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When news broke this week that a partial skull found along the Minnesota River could be 8,000 years old, Samantha Odegard and others in the Upper Sioux Community couldn't help but feel anger and frustration. The remains obviously belonged to one of their ancestors.

Odegard and others from the community, Pezihutazizi Oyate, first learned about the skull in a Facebook post by the Renville County Sheriff's Office. The post included a photo of the bone.

The post was disrespectful, she said, and the intrusive carbon-14 testing done to determine the bone's age was a violation of Native American culture.

"It should have been handled differently," Odegard said. "I know there's a lot of curiosity. But curiosity about Native Americans has been at the root of some immeasurable and horrific actions throughout history, whether through good intentions or bad."

The skull was turned over Thursday to the Upper Sioux Community. "Our relative will be cared for with respect and with reverence," she said.

The story began innocently enough. Two people found it in September while kayaking on the Minnesota River south of Sacred Heart, about 115 miles west of Minneapolis, according to the Facebook post.

The bone was sent to the Midwest Medical Examiner's Office, which determined that it was human, the sheriff's office said. It was then sent to the FBI, where a forensic anthropologist determined it had belonged to a young adult male. A depressed area in the skull was consistent with blunt force trauma, the sheriff's post said.

Although Renville County didn't have an active missing person case, Sheriff Scott Hable told the Washington Post that the skull might help solve a case in a neighboring county from a few years ago.

But it was the sheriff's Facebook post that broke the news that the carbon-14 analysis had estimated the skull to be almost 8,000 years old.

"The available science and technology are truly incredible, and we are fortunate to have the partners that we do to assist us in this investigation and to have come across this little piece of history," the sheriff's post concluded.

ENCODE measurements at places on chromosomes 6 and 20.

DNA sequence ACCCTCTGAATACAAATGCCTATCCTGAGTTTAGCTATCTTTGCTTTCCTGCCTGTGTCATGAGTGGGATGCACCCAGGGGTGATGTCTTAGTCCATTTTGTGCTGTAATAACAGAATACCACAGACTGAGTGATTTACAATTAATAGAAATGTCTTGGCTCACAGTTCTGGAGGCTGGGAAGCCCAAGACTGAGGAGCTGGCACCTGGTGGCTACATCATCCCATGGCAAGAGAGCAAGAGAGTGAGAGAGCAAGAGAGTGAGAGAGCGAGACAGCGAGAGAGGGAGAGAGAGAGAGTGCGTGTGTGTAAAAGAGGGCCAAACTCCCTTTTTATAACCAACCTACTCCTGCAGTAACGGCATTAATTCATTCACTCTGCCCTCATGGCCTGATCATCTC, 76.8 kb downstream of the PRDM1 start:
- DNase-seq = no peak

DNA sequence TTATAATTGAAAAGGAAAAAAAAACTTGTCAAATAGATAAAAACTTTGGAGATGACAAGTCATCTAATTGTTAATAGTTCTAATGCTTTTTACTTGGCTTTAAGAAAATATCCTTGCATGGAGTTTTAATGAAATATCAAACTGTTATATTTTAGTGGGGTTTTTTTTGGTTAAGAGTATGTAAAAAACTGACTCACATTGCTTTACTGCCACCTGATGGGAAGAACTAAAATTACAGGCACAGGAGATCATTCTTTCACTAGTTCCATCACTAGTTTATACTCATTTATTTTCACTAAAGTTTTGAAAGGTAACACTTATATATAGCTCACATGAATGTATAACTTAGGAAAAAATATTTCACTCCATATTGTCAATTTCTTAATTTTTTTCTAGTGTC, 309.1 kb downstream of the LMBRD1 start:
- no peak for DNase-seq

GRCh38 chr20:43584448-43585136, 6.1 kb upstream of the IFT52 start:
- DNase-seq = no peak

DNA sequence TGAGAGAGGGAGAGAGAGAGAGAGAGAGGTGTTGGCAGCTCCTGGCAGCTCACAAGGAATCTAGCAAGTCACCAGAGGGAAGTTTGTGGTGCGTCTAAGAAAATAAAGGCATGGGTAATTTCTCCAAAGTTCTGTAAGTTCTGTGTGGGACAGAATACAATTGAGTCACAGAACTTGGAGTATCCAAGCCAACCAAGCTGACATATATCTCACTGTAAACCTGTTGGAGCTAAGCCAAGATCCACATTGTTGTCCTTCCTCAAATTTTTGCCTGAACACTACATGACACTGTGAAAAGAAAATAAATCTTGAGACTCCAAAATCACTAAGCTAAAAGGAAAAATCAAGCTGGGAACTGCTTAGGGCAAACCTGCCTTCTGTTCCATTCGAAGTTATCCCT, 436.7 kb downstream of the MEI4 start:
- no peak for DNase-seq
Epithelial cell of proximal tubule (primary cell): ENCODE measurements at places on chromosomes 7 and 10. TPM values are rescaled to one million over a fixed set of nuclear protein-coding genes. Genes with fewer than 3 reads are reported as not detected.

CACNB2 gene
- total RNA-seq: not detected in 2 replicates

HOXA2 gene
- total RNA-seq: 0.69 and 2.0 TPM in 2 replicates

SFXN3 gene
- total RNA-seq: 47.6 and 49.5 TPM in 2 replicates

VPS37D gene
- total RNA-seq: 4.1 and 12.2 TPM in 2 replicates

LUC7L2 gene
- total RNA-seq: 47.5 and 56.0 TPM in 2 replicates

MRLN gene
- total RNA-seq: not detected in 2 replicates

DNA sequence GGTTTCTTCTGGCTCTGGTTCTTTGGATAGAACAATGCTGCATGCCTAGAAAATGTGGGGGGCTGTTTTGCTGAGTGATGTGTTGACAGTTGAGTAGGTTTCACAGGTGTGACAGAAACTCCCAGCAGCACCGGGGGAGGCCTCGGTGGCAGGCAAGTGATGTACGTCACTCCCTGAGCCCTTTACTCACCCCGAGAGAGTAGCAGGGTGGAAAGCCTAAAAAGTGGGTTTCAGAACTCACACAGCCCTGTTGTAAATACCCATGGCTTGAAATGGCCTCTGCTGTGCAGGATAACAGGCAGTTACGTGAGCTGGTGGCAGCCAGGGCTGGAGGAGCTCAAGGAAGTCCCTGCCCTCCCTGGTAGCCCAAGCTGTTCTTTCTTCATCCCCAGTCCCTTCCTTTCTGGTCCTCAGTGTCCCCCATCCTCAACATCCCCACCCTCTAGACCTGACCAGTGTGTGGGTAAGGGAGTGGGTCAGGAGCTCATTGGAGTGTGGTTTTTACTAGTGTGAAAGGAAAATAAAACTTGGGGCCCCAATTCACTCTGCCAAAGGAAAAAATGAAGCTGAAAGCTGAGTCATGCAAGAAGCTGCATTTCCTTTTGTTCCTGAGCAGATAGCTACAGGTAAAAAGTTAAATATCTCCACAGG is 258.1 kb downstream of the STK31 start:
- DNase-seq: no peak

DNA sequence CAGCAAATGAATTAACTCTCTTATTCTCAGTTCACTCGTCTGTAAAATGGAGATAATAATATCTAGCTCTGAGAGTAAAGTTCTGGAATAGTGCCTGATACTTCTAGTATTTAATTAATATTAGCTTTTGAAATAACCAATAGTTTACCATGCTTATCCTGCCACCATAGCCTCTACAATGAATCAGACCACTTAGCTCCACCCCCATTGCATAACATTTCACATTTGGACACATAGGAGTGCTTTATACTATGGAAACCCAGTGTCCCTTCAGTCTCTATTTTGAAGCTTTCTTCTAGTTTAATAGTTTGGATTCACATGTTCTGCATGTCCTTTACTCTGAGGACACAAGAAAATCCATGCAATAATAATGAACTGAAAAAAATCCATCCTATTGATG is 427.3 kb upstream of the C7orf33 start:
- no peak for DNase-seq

While the social media post generated headlines and excitement for those marveling that a bone thousands of years old was found in Minnesota, Dylan Goetsch, field investigator with the Minnesota Indian Affairs Council, was angry that a state law established to safeguard Native American remains wasn't followed.

Goetsch said that once law enforcement officials had determined that the skull was not related to a crime or a missing person case, his office along with the state archeologist and the tribal communities should have been notified and consulted about the find, long before it was posted on the Sheriff's Office Facebook page. The post, along with a photo of the skull, can be traumatic to contemporary Native Americans, he said.

"We're not a relic of history. We're still living people," he said. "This is one of our ancestors." But this also may be a teaching moment, he added. "I don't want this to happen again."

So Goetsch, along with Minnesota State Archaeologist Amanda Gronhovd, will send letters to the state's sheriffs and county attorneys reminding them of the law that provides a process to safeguard Native American remains.

"A lot of law enforcement folks are not aware of these laws," Gronhovd said. "Ninety-nine percent of the time when they find human remains, it's a crime scene."

When it was determined that the Renville County remains appeared to be thousands of years old, Gronhovd said, the sheriff told her that he left messages with the Minnesota Historical Society and the Upper Sioux Community. "I think he was trying to do the right thing," she said.

But Hable also posted the news on his Facebook page before talking to Gronhovd or members of the Native American community.

Decades ago, archaeologists would eagerly have performed tests and analysis on a bone that appeared to be centuries old, Gronhovd said. They don't do that anymore out of respect for Native Americans, she said.

For that reason, it's difficult to compare this recent find to the age of other bones found over the decades in Minnesota. And the carbon-14 analysis of the skull might not be accurate because the bone may have absorbed ancient carbon from the water or fish eaten by the man, Gronhovd said.

"If you took a fish out of a lake yesterday, the test might show it was significantly older than it actually is because of ancient carbon absorbed from what it eats and from being in the water," she said.

Even so, the skull is almost assuredly thousands of years old, Gronhovd said.

"We usually don't find human remains this old because remains don't usually last that long," she said.

She acknowledged that the skull was "an interesting find, but said it was more important that the remains have been returned to his descendants.

"It's good to bring this person back home," Gronhovd said.

Staff writer Paul Walsh contributed to this report.